Living life day by day

Brent Pearce is in a fight for his life and could use community assistance to help him win the battle against cancer.

Looking to life: Young father Brent Pearce

Brent Pearce is in a fight for his life and could use community assistance to help him win the battle against cancer.

On June 23, the 32-year-old underwent “debulking” surgery in Calgary, an operation in which all of his large bowel, part of his small bowel, spleen and the lining of his abdomen were removed, and the abdomen treated with a 90-minute hot-chemo wash.

Doctors believe the many tumours that are thought to have originated in his appendix have been growing inside his abdomen for many years.

This form of cancer is rare and the cutting-edge surgery performed by few in Canada.

“It’s something like one in a million (cancer diagnoses), although Dr. (Walley) Temple thinks it is much more common,” says Brent of the chief of Surgical Oncology at University of Calgary’s Faculty of Medicine, who performed his surgery.

The first indication Brent was ill was a morning in late March when he awoke with a grossly distended abdomen.

“I literally looked like a pregnant woman, but there had never been any pain,” he says. “The surgeon said a lot of people think they have a beer belly, but by that time, it’s end-stage cancer.”

Without surgery, the young husband and father was told he would not survive beyond November.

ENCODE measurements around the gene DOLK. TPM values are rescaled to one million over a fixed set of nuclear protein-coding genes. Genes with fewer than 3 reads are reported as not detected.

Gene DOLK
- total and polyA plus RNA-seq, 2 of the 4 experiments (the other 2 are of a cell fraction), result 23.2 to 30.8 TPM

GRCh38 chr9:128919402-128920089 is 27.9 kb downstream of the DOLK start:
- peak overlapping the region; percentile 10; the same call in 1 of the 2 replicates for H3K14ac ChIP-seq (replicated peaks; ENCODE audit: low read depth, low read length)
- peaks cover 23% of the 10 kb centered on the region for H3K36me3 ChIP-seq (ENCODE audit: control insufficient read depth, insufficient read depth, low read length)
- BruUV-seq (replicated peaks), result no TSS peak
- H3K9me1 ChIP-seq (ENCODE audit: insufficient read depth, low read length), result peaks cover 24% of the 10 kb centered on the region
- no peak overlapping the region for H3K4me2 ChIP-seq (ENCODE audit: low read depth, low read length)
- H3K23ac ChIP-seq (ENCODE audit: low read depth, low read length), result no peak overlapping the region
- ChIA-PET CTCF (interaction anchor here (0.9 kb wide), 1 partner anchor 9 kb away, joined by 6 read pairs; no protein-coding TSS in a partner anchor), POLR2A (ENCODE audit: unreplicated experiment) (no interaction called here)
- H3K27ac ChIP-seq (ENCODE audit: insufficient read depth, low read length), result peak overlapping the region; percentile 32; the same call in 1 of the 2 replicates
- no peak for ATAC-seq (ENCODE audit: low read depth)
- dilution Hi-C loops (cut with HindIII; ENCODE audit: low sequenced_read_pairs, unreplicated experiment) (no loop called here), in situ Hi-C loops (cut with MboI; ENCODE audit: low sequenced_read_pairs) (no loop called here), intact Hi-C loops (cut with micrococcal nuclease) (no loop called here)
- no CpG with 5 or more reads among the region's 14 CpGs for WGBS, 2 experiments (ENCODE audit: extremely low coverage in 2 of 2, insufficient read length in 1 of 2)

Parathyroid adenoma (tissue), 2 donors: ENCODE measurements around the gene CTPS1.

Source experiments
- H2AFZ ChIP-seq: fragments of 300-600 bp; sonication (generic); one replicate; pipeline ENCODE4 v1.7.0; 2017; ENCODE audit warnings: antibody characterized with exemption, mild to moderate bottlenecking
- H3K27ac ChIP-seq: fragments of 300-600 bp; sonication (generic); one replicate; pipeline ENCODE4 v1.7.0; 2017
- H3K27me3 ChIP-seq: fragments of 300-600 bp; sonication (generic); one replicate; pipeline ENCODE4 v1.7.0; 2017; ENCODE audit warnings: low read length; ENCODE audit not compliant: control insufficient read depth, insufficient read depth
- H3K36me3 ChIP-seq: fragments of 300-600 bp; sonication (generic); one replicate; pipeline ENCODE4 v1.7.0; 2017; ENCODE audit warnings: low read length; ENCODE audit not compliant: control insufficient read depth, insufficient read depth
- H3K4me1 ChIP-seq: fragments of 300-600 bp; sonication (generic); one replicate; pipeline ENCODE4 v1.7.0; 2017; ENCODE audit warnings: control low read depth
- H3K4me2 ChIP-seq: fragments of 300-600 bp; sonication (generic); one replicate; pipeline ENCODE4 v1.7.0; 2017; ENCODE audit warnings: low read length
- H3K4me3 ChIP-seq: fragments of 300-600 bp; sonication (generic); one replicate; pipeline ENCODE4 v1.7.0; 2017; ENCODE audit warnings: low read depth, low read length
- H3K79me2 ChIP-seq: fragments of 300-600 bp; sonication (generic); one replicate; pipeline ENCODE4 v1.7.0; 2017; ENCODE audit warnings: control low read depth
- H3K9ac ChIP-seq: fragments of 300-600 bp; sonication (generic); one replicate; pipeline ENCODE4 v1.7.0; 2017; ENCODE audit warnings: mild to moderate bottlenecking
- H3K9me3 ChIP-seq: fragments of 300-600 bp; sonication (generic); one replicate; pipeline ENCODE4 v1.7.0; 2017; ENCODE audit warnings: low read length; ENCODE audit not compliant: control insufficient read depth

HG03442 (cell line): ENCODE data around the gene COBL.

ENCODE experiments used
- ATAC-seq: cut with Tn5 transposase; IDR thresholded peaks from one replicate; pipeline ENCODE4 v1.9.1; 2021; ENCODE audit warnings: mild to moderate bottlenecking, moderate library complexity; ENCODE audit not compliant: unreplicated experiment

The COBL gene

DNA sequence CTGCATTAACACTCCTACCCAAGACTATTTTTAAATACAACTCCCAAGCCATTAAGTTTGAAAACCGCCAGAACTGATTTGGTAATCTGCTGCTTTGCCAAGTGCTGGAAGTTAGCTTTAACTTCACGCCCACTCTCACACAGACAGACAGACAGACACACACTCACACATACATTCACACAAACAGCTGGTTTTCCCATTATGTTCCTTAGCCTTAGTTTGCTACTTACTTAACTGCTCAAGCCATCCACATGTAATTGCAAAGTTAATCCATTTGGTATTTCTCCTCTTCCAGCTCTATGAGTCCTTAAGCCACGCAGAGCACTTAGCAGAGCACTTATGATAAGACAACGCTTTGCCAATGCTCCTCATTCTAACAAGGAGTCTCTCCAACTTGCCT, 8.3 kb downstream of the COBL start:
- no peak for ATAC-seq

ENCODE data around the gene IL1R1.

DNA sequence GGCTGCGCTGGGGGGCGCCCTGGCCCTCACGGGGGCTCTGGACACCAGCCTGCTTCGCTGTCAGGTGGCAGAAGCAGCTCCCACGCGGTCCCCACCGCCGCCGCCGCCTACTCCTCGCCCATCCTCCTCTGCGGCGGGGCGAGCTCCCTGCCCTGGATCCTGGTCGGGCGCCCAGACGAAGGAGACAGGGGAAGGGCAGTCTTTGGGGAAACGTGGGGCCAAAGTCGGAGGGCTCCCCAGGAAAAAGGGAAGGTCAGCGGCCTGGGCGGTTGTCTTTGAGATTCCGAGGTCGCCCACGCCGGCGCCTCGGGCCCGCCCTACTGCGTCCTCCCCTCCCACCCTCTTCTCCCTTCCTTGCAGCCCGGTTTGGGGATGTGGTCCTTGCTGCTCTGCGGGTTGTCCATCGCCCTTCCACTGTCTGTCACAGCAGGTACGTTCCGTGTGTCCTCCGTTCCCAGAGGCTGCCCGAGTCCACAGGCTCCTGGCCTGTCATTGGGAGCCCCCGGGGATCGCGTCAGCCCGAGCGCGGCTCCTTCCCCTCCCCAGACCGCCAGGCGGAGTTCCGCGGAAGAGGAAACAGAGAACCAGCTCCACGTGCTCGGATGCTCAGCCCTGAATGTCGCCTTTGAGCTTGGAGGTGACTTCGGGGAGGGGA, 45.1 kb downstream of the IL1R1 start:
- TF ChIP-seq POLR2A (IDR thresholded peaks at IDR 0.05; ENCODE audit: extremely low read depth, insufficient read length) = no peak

The family is relying on the surgery, combined with upcoming rounds of chemotherapy to give Brent at least five years, if not a complete cure.

But buying time for the young man will be extremely costly.

One of the drugs Brent needs is covered by the province for women only, not men. A lifetime of blood thinners will cost $25 a day. Ostomy bag supplies will be another lifetime expense.

Then there are the drugs needed now to stimulate appetite, reduce acidity and control diarrhea. Although the province will pay a portion of some of what Brent needs, their situation is complicated.

The swollen belly episode occurred on Grand Cayman Island, where the family was living. They were within a week of moving back to B.C. Their house had been sold, airline tickets purchased, and Blue Cross coverage arranged to begin on the day of their return to B.C., coverage that would replace the insurance benefits the family had in the Caribbean country.

Instead, Brent, his wife Ruth and two young sons had to remain in the Caymans for several more days in order for Brent to consult with and receive treatment from a local gastroenterologist – treatment that included the removal of liquid from his belly for testing in a Florida lab.

The family was already back in Salmon Arm when the cancer diagnosis was confirmed by those tests.

Because the cancer was diagnosed outside the country, Blue Cross deemed Brent’s disease to have been a pre-existing condition and denied coverage for it.

Now completely stranded financially, except for their own rapidly disappearing savings, the couple were extremely grateful that an MLA helped them get back on B.C.’s Medical Service Plan.

PharmaCare is however, another issue.

“They can’t verify our income because we were out of country,” says a worried Ruth.